Stickin’ Around Web Sites
5. Give them a reason to come back. Marketers have spent decades creating programs to earn consumers’ loyalty. Special cards, point systems and discounts can be enticing, especially when getting registered “only takes a minute.” But once everyone’s doing it, it becomes increasingly difficult to differentiate, and it’s more about whose perks are better.
Not that loyalty programs can’t work, but they shouldn’t be the only thing driving traffic to your site. Give shoppers unparalleled service or support, remind them of the value you can provide even after your transaction, or make the experience so seamless, easy or fun that it’s one they want to repeat.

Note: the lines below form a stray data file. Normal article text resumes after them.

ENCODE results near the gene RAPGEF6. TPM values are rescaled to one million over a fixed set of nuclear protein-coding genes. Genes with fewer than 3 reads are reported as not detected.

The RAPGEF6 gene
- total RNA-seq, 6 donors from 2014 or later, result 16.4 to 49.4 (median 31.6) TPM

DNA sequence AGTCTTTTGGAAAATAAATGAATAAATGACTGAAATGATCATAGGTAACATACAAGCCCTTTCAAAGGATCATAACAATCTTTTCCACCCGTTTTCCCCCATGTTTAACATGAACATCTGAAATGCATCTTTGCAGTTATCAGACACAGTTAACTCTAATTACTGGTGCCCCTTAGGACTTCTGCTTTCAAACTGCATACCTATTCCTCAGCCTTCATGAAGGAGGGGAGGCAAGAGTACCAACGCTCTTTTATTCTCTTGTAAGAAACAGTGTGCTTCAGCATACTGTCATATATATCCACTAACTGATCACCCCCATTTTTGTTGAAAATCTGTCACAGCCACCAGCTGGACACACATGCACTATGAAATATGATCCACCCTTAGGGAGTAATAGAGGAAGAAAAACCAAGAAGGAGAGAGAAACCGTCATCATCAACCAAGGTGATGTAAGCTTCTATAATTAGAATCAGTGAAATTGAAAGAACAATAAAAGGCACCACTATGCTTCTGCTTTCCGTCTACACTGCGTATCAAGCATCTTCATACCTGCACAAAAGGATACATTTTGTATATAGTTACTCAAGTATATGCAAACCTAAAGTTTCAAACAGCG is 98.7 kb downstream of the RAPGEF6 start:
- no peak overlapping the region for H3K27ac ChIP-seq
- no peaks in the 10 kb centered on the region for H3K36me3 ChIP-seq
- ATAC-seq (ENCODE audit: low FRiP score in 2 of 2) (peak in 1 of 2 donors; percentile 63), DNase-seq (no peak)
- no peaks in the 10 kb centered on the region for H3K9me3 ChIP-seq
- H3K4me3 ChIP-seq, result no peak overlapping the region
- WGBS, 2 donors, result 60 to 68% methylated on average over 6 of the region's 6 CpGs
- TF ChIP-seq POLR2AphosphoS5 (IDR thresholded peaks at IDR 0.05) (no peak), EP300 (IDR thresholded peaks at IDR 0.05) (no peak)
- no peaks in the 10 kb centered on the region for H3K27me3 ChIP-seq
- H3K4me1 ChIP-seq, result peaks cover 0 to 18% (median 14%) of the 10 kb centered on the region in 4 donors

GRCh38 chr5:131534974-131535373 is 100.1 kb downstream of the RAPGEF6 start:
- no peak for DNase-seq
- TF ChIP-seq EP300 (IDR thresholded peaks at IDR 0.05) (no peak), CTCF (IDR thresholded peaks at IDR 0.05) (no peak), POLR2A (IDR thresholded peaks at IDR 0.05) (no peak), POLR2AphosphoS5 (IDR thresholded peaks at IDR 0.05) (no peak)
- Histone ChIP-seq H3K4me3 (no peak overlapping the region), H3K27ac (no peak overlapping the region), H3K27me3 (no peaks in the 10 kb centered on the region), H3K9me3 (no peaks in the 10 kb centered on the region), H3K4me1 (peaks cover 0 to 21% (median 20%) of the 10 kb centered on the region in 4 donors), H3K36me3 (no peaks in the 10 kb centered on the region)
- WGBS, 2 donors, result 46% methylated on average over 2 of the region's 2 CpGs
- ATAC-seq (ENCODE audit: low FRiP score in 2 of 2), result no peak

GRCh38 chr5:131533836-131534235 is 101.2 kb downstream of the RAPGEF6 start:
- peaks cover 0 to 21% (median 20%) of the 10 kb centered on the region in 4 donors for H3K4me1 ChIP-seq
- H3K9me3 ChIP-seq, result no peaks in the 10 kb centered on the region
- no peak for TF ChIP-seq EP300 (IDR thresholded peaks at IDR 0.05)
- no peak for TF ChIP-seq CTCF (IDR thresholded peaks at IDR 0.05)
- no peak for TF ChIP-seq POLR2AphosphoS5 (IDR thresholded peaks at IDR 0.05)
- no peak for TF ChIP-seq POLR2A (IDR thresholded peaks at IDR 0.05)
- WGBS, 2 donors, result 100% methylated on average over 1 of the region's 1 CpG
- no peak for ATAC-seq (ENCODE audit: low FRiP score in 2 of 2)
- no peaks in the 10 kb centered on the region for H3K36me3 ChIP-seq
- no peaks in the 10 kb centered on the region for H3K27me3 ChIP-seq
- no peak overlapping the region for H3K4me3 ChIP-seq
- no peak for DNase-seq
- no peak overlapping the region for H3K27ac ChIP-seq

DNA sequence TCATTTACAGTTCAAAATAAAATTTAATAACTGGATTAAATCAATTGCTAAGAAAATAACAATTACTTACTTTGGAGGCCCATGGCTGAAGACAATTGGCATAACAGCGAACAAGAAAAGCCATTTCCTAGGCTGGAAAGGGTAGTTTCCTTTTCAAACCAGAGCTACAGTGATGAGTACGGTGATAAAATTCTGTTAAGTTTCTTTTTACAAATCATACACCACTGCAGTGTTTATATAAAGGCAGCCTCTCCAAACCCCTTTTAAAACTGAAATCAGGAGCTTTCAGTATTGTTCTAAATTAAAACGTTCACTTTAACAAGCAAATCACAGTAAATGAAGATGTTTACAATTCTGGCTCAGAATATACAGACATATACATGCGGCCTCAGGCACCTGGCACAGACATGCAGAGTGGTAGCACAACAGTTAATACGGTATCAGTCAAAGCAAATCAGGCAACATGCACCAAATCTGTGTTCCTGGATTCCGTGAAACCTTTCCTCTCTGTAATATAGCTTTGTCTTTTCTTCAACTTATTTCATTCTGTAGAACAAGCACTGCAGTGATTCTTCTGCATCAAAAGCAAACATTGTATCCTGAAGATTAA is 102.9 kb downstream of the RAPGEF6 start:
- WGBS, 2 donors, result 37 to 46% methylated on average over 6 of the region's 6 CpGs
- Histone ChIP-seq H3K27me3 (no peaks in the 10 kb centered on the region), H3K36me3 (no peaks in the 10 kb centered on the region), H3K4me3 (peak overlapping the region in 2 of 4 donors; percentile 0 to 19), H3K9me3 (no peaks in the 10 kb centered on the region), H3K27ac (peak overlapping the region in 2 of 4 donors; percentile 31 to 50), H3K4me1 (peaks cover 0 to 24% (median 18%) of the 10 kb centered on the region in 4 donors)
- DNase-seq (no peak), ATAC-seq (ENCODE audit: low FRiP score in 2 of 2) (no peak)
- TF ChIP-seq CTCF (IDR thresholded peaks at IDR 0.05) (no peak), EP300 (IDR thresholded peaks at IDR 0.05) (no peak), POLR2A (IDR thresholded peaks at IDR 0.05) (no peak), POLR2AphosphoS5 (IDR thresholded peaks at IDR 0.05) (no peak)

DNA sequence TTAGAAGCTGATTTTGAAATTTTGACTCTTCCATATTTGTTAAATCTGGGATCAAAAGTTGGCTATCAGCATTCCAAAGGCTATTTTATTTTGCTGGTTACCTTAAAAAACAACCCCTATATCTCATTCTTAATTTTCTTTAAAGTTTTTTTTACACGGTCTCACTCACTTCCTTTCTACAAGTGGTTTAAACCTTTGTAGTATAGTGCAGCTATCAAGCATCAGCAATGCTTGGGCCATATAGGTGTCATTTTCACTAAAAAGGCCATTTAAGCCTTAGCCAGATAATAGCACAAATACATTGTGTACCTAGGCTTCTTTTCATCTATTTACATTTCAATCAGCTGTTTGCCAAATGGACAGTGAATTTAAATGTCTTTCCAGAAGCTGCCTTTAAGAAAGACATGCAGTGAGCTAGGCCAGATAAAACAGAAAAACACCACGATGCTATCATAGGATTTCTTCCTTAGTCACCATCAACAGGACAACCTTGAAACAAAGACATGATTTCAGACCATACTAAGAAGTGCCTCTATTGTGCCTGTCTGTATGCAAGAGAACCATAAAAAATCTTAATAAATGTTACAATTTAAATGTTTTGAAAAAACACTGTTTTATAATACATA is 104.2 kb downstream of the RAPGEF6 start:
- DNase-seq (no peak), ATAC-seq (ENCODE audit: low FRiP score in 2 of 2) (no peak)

Stickiness isn’t about guilting visitors into returning because they could get 100 more points if they buy from you versus your competitor, but in making sure they realize all the reasons why it’s in their best interest to return to you.
Another approach involves inviting visitors to take a little ownership of your site. Consider the current popularity of sites that invite consumer-generated content. Organizations that open the door to consumers in varying degrees and let them put their thumbprint on the experience—through a product review, a blog comment, or a contributed image or video—are letting consumers take some ownership of the experience, increasing the likelihood, again, that they’ll come back.
This is where the industry is today, but just as the last 10 years have been full of growth and change, one decade from now, with new technologies and new ideas, stickiness may have a whole new meaning. What’s important is to keep thinking about your Web experience the way your audience does. Stop trying to force them down a path or make them stay longer than they’re comfortable. Keep their interests, their needs and their goals in mind, and you’re sure to create an experience they will find satisfying enough to return to.